In the event, EWR is more likely to opt for letting a turnkey contract and there is no sign of a stampede of developers to Jeddah eager to set up the kingdom’s first IPP. Project sources suggest European developer ABB Alstom is the favourite to secure the project, having been awarded the $835 million contract to install the Shuaiba I generating capacity in late 1998.

Consultants also say the 29 March deadline for the BOO option is unrealistic as it would not allow sufficient time to arrange financing packages. A more likely candidate for private expansion is the PP-9 plant at Riyadh. Sceco-Central’s failure to appoint a consultant on the project may indicate that company strategists are deliberating over which method of project completion to opt for.

If Shuaiba is an unlikely candidate for the debut IPP, this does not completely rule out the chances of private schemes getting under way elsewhere over the next two years. Developers have broadly welcomed the new revenue structure that underpins the electricity reforms. Having written off the Scecos’ accumulated SR 25,000 million ($6,667 million) in debts and inaugurated a new set of tariffs that will double the charges for heavy users of electricity, the sector has been made significantly more attractive to private developers. Together with planned reforms tothe tax regime allowing foreign investors equal treatment with local investors, and an easing of foreign investment regulations, Saudi Arabia should ultimately prove fertile ground for private power provision. With revenues from build-operate-transfer (BOT) operations ring-fenced, private developers will be reassured that there is the opportunity to get a fair return on their investment.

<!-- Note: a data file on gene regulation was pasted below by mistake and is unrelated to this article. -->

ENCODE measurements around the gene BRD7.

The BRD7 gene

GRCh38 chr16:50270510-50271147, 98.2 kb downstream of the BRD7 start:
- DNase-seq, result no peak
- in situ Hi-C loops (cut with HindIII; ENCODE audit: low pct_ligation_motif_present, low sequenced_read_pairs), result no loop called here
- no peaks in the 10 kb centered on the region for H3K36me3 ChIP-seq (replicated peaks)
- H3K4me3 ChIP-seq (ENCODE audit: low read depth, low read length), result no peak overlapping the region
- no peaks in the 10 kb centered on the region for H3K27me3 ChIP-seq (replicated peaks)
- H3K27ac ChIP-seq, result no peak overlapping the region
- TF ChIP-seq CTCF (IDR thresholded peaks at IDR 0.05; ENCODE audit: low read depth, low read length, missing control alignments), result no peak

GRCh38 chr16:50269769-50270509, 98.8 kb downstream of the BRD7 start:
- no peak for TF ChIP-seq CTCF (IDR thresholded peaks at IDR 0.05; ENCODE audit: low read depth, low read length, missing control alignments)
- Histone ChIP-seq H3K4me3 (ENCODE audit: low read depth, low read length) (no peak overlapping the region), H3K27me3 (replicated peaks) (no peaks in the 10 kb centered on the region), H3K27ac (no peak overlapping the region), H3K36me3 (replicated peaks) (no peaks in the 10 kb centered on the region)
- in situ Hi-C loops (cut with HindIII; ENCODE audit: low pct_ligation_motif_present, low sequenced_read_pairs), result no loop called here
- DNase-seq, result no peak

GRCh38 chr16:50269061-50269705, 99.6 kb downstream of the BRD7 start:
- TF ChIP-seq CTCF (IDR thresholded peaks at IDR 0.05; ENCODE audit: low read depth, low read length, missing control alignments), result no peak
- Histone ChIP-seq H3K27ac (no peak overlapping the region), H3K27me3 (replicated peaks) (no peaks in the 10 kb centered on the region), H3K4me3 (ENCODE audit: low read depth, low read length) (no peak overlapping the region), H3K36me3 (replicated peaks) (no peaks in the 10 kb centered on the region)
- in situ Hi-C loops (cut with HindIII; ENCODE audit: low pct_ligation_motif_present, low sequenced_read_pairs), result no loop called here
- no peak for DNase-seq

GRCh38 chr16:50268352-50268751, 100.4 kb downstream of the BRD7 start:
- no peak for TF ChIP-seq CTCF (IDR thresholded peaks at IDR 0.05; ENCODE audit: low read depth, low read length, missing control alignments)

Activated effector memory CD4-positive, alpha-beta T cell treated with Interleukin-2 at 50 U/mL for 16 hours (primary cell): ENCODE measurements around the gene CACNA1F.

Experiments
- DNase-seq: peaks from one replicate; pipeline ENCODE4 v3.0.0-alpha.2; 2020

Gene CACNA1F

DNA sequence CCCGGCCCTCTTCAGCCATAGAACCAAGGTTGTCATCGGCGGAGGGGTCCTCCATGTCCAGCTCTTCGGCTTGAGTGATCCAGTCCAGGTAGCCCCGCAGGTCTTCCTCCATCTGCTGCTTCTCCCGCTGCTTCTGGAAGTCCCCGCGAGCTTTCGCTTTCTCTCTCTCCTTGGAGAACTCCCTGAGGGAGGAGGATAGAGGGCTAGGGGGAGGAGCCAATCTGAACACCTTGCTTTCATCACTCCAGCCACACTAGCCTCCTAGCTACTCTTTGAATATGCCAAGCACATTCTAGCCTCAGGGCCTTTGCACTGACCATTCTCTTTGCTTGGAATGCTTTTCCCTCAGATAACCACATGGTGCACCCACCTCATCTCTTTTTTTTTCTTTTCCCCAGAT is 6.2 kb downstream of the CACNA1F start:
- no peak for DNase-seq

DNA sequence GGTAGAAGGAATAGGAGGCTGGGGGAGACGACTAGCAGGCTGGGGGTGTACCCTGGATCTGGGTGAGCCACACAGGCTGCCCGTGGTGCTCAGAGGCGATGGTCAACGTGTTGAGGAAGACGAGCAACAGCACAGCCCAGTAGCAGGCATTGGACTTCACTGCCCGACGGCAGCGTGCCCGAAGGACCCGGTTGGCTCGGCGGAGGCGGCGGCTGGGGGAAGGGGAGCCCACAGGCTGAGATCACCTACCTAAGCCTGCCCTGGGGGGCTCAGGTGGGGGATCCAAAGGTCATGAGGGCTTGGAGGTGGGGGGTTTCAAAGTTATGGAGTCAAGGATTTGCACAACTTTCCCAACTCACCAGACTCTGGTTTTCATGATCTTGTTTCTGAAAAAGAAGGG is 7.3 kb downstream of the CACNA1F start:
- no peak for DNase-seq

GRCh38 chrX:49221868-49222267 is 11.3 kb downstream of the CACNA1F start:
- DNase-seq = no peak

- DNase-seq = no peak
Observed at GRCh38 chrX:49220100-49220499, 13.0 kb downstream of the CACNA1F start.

By the same token, without action on the wider reform process, BOO schemes are only likely to attract those developers prepared to go out on a limb. The SEC will also have to act decisively to merge the Scecos, given continuing concerns over the creditworthiness of both EWR and Sceco-South. As a single, unified electricity company, the SEC needs to establish its credentials as a financially secure offtaker.

If action on these and other fronts is forthcoming, 2000 could yet witness the launch of the first Saudi IPP. The reorganisation of the sector will at least have the strong backing of Industry & Electricity Minister Hashim Yamani, whose political skills will be tested to the limit if the absorption of the Scecos proves problematic. Few anticipate an easy ride. ‘There are a lot of political issues involved and these will take time to resolve,’ says a senior consultant in the power sector.